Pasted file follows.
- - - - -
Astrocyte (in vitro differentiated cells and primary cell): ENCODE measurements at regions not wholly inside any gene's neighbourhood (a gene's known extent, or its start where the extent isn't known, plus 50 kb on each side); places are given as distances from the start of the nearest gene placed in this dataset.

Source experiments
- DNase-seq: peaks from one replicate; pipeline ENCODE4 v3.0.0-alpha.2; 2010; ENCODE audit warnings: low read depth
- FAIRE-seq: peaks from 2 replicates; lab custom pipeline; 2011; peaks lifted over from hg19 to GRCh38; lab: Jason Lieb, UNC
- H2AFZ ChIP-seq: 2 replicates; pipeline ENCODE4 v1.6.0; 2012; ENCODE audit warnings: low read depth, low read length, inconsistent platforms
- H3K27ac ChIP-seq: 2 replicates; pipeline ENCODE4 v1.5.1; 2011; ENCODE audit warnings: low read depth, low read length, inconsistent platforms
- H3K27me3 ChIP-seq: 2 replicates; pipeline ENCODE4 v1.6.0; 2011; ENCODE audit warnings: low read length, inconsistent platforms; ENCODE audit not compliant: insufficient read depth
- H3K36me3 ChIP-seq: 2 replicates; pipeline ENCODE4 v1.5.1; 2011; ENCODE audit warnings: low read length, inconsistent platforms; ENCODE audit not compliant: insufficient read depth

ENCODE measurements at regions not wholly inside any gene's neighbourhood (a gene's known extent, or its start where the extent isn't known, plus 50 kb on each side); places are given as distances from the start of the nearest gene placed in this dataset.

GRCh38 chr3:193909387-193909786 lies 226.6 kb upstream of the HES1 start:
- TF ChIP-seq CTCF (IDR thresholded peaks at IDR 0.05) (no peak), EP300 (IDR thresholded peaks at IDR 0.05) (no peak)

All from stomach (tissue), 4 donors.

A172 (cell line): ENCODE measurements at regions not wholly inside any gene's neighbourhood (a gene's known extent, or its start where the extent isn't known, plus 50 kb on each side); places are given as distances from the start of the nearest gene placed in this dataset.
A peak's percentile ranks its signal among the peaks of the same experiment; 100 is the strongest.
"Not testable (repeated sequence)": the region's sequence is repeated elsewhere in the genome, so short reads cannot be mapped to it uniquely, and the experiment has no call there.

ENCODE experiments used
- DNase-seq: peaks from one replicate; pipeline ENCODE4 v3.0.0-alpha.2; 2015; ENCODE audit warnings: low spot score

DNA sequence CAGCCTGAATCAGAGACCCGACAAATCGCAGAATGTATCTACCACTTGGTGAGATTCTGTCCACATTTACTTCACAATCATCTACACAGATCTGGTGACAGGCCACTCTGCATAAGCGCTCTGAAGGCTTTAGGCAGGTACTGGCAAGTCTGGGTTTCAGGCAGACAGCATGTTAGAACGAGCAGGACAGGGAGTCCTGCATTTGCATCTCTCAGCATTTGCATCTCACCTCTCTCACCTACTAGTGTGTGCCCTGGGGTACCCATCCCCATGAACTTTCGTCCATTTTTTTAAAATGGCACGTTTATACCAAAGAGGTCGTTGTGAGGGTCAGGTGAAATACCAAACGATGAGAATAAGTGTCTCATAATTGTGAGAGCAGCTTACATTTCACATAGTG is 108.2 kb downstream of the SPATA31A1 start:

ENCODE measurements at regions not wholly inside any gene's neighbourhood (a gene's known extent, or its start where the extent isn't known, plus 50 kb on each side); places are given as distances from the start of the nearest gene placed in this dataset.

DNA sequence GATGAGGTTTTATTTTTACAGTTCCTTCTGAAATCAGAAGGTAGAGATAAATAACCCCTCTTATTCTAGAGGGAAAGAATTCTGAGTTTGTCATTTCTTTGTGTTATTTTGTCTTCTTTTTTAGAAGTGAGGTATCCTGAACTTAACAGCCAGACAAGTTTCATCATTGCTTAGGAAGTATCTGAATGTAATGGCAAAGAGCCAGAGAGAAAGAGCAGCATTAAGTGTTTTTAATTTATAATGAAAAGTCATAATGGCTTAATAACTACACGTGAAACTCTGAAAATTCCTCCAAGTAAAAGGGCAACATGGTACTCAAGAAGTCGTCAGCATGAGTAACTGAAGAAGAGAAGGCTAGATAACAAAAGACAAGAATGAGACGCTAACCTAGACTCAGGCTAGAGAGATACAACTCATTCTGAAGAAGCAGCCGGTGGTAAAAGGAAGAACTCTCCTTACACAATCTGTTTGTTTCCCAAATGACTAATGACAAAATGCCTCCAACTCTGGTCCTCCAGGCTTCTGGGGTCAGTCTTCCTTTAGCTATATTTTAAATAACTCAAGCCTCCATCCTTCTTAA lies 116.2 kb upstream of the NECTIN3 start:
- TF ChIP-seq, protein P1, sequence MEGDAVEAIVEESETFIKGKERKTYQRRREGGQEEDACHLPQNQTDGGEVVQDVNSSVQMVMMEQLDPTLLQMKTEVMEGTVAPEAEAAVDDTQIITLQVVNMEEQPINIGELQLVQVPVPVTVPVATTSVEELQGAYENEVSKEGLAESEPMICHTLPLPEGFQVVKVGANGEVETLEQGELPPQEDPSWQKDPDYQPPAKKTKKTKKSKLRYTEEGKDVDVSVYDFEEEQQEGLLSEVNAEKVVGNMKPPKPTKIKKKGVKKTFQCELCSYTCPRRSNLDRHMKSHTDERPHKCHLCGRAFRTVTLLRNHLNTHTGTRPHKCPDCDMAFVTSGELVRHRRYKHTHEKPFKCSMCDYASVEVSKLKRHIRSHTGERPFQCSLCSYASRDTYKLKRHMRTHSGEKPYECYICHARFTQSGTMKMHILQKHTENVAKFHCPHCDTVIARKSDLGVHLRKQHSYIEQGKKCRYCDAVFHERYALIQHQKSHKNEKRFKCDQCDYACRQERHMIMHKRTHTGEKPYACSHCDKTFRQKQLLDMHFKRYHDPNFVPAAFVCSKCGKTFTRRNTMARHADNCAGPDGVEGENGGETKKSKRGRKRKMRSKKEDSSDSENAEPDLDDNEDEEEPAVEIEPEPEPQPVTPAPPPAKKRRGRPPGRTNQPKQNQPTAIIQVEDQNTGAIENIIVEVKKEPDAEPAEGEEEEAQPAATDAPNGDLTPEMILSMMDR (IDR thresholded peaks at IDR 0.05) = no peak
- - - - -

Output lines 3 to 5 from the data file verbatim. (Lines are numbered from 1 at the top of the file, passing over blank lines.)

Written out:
- DNase-seq: peaks from one replicate; pipeline ENCODE4 v3.0.0-alpha.2; 2010; ENCODE audit warnings: low read depth
- FAIRE-seq: peaks from 2 replicates; lab custom pipeline; 2011; peaks lifted over from hg19 to GRCh38; lab: Jason Lieb, UNC
- H2AFZ ChIP-seq: 2 replicates; pipeline ENCODE4 v1.6.0; 2012; ENCODE audit warnings: low read depth, low read length, inconsistent platforms